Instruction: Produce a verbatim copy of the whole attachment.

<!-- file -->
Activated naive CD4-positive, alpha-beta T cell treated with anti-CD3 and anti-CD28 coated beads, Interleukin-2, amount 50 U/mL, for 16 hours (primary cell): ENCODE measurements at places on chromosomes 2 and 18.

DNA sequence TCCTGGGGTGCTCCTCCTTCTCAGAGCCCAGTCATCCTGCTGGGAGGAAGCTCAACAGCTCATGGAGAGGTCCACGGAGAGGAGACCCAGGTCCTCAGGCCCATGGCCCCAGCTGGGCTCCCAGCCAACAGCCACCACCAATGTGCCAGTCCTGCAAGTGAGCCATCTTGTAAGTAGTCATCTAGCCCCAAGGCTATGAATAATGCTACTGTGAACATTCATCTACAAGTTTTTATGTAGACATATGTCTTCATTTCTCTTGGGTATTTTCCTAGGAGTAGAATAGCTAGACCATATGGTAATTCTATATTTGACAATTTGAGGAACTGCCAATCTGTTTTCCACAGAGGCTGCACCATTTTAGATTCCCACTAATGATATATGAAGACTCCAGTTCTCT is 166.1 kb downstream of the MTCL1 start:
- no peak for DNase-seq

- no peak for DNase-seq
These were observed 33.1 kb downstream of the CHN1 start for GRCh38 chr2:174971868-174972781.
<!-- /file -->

Activated naive CD4-positive, alpha-beta T cell treated with anti-CD3 and anti-CD28 coated beads, Interleukin-2, amount 50 U/mL, for 16 hours (primary cell): ENCODE measurements at places on chromosomes 2 and 18.

DNA sequence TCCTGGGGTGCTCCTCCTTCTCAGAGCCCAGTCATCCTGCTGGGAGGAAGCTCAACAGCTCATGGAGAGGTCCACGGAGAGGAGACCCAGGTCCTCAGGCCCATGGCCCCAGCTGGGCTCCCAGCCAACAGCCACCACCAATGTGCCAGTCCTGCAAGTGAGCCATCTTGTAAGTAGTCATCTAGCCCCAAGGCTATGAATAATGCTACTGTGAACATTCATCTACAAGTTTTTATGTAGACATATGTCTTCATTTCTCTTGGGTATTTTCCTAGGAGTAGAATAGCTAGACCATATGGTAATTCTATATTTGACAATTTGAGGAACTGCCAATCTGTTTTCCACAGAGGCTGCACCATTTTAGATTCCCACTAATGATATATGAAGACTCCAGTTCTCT is 166.1 kb downstream of the MTCL1 start:
- no peak for DNase-seq

- no peak for DNase-seq
These were observed 33.1 kb downstream of the CHN1 start for GRCh38 chr2:174971868-174972781.